Washington’s “financial stability plan” has fuelled some of the most volatile trading in recent history for US regional bank stocks.
|-||Market value ($bn)||10-day change (%)|
|Marshall & Ilsley||1.0||-36.3|
|Fifth Third Bancorp||1.3||-16.1|
|Source: Thomson Reuters|
Investors’ high hopes for the plan, which led to soaring stock prices for regional banks last week, were spectacularly dashed on Tuesday by the lack of detail in the rescue initiative. Several regional bank stocks lost more than a quarter of their value amid fears that the plan would amount to a creeping nationalisation of the US banking system.
Regional banks accounted for six of the 10 biggest falls in the S&P 500 following comments from Tim Geithner, Treasury secretary, on Tuesday. Huntington Bancshares, Regions Financial, SunTrust Banks, KeyCorp, Fifth Third Bancorp and Marshall & Ilsley all lost more than 25 per cent. The stocks recovered a little in morning trade on Wednesday, swinging higher by between 5 and 15 per cent.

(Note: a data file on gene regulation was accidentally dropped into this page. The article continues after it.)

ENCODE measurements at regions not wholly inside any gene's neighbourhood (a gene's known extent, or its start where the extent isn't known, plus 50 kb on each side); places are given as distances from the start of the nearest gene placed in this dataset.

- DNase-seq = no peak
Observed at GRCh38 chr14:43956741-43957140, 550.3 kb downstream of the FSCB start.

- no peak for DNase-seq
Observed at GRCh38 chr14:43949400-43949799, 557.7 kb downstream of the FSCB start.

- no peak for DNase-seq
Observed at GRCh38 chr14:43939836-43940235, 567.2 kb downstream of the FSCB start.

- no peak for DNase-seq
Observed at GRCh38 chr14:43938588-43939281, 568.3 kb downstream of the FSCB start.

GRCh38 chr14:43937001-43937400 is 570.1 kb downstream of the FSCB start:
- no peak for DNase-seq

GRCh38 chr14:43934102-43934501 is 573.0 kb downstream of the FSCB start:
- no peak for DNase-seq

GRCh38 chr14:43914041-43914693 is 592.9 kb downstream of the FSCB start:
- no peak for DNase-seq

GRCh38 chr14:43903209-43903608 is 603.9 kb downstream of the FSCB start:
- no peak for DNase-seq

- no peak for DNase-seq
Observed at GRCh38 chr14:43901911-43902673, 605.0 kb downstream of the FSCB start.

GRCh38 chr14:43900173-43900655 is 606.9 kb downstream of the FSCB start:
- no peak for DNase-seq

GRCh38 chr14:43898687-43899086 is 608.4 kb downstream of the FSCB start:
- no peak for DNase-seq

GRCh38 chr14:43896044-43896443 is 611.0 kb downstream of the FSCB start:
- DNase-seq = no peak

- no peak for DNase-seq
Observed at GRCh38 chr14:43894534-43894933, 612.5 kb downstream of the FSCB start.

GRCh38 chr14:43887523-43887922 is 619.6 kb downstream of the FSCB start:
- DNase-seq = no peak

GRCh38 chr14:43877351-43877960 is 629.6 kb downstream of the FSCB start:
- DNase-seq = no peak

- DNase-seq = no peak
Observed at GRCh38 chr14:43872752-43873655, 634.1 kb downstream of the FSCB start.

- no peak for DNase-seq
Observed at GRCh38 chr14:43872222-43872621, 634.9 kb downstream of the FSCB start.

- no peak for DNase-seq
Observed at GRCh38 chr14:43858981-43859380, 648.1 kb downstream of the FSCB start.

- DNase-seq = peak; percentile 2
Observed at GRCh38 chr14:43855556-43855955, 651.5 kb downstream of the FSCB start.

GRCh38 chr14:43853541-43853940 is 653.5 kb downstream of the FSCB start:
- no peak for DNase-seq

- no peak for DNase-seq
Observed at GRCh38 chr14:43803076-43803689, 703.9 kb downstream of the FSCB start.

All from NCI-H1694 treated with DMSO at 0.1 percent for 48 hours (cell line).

Investors fear the Treasury’s new measures – the details of which are yet to be fleshed out – will not restore confidence in the banking industry, fall short of cleaning up balance sheets and prevent banks from raising private capital. But for the regional banks, in particular, there are fears that the plans could do more harm than good, say analysts.
Much will depend on how the Treasury’s scheme values toxic assets that will be sold to a new $1,000bn public-private “bad bank”, the design of which is still unclear.
Regional banks have continued to hold many troubled housing assets at valuations far above where the loans could be sold in the secondary market. Sales of such assets to the Treasury’s “bad bank” at severely distressed market prices could force banks to take severe markdowns on loans they have kept on their balance sheets. In turn this could erode regulatory capital.
Investors also fear a regulatory stress test mandated by the Treasury’s plan will highlight new weaknesses in the balance sheet and loan portfolios of the banks, particularly if they are forced to take new markdowns on previously unimpaired assets.
All banks with more than $100bn in assets will be required to undergo the stress test to determine whether large financial institutions have enough capital to continue lending and absorb potential losses in a more severe downturn.
Banks that fail the stress test will be given additional capital in the form of convertible preferred securities, providing the government with a larger stake in the banks that could dilute existing shareholders and deter private capital.
Many of the fears investors share would only materialise in a worst case scenario. Yet until there is clarity on the government’s plans, such a worst case could still materialise.